1. A computerimplemented method for artificial intelligence (AI) planning based quasiMonte Carlo simulation for probabilistic planning, comprising:
 using a computer processor, storing into a computer memory an initial state of a system and a description of a target domain;
generating a set of possible actions for the initial state;
for each action in the set of the possible actions, performing a sequence of actions, comprising;
generating by an AI planner a set of sample future outcomes for the initial state;
generating by a quasiMonte Carlo simulation module probabilities of solutions for each of the sample future outcomes;
evaluating future outcome solutions that are either highest probability, or lowest probability and highestimpact, relative to the solutions generated by the AI planner, wherein the AI planner searches a probabilistic planning tree for harmful sequences of actions which are either highest probability, or lowest probability and highestimpact, relative to the solutions generated by the AI planner for focused evaluation thereof;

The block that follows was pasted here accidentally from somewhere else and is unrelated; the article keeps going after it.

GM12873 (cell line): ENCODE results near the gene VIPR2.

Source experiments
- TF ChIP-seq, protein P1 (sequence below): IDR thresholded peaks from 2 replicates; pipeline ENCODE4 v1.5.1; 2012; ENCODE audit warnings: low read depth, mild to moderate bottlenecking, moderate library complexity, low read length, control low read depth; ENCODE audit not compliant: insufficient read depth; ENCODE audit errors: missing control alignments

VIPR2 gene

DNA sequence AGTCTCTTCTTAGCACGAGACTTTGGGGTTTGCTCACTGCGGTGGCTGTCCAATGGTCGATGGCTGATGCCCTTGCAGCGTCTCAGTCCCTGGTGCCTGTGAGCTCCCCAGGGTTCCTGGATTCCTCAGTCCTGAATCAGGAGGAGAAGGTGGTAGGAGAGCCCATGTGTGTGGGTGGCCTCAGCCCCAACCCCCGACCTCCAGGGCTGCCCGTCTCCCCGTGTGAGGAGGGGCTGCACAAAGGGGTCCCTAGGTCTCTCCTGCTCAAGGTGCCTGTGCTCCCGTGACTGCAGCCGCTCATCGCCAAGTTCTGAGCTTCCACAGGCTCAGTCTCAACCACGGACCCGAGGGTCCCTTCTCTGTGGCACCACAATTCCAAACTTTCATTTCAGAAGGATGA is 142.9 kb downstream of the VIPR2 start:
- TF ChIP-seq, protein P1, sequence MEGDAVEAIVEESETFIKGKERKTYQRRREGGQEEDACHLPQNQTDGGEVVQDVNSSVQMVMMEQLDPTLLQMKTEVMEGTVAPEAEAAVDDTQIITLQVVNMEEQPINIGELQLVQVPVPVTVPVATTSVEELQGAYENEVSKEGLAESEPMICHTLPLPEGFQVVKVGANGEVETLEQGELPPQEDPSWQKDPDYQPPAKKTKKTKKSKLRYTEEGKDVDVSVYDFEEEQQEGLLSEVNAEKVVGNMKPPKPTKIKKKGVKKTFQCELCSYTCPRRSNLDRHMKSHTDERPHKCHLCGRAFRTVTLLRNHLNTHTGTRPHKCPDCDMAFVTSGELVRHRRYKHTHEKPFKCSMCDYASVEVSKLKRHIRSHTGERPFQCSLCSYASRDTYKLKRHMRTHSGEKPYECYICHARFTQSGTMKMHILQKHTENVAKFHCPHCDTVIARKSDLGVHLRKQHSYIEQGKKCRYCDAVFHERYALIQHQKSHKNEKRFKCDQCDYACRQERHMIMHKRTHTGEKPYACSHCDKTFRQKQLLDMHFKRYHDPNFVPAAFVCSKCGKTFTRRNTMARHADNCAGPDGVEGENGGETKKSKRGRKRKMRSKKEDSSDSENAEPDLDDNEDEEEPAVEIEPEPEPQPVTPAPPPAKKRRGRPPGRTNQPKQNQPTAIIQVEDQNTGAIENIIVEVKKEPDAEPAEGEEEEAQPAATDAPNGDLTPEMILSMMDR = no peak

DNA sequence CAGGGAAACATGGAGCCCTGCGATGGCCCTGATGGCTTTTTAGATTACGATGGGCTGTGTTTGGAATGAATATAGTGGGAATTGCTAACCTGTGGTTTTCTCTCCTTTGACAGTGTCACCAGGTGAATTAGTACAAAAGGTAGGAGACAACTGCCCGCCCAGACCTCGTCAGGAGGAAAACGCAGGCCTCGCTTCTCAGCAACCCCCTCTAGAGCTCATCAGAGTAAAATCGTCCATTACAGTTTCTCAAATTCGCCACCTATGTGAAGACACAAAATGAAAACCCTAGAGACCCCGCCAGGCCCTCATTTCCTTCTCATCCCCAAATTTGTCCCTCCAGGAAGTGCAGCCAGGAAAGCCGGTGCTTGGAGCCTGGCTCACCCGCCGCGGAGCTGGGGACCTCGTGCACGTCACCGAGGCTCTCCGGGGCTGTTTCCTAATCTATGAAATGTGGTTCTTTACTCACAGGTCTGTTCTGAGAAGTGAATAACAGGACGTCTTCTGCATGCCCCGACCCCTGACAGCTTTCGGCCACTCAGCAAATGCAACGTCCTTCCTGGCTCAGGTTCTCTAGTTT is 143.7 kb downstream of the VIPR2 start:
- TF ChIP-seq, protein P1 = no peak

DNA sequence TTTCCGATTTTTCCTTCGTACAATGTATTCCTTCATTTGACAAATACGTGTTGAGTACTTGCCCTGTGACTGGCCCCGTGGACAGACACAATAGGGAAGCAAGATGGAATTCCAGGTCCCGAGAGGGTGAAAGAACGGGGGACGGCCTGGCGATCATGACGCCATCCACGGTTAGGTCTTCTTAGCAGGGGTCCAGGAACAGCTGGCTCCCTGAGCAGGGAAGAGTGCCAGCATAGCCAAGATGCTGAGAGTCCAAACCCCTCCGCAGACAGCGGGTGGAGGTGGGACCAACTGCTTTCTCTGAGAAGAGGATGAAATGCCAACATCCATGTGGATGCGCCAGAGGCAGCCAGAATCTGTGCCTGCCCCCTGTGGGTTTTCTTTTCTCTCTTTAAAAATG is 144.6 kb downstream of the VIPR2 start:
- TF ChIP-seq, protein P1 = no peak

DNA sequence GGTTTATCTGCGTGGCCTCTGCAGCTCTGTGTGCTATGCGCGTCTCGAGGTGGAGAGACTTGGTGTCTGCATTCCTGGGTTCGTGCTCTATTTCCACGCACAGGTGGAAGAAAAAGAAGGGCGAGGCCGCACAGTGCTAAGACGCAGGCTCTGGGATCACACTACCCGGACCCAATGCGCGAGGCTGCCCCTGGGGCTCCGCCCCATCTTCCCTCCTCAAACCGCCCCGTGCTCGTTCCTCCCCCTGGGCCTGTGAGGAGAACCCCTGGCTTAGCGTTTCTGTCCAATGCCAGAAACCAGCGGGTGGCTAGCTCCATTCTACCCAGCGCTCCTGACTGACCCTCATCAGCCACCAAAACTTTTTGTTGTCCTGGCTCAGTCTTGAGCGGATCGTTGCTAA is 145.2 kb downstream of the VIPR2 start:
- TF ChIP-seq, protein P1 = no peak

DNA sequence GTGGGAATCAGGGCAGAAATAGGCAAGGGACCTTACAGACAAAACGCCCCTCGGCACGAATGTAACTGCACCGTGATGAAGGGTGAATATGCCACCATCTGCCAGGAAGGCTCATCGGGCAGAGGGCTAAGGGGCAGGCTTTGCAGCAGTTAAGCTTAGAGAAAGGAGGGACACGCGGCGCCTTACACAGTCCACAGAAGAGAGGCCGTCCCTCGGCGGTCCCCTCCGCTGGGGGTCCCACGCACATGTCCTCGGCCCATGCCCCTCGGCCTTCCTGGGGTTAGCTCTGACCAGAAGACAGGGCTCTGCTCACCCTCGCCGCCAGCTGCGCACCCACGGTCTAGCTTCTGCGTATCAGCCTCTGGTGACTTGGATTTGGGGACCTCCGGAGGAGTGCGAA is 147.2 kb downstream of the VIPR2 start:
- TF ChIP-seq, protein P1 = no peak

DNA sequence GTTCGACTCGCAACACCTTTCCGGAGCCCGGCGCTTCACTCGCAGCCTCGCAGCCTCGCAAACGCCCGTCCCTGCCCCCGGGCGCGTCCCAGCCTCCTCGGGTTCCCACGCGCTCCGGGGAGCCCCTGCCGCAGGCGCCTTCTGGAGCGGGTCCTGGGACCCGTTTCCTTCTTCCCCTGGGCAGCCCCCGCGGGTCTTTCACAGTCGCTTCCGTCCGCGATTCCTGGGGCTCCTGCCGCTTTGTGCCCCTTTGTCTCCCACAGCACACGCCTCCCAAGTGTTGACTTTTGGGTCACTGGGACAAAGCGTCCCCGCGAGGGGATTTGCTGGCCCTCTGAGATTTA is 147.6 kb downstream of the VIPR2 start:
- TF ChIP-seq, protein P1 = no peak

aggregating the evaluated solutions with future outcome solutions generated by the quasiMonte Carlo simulation module, each of the aggregated solutions indicating a state of the system after a corresponding outcome occurs; and
analyzing the aggregated set of future outcome solutions;
automatically selecting a best action based at least partially on the analysis of the aggregated set of future outcome solutions; and
outputting the selected best action to computer memory for probabilistic planning.  View Dependent Claims (2, 3, 4, 5, 6, 7, 8, 9, 10)
 using a computer processor, storing into a computer memory an initial state of a system and a description of a target domain;
 11. A nontransitory computer readable medium encoding instructions which, when executed by a computer, performs the method of claim 1.
 14. A computerbased system for artificial intelligence (AI) planning based quasiMonte Carlo simulation for probabilistic planning, comprising:
 an AI planner; and
a quasiMonte Carlo simulation module adapted to;
store an initial state of a system and a description of a target domain into a computer memory;
generate a set of possible actions for the initial state for a desired initial state;
for each action in the set of the possible actions, perform a sequence of actions, comprising;
generating by the AI planner a set of sample future outcomes for the initial state;
generating probabilities of solutions for each of the sample future outcomes;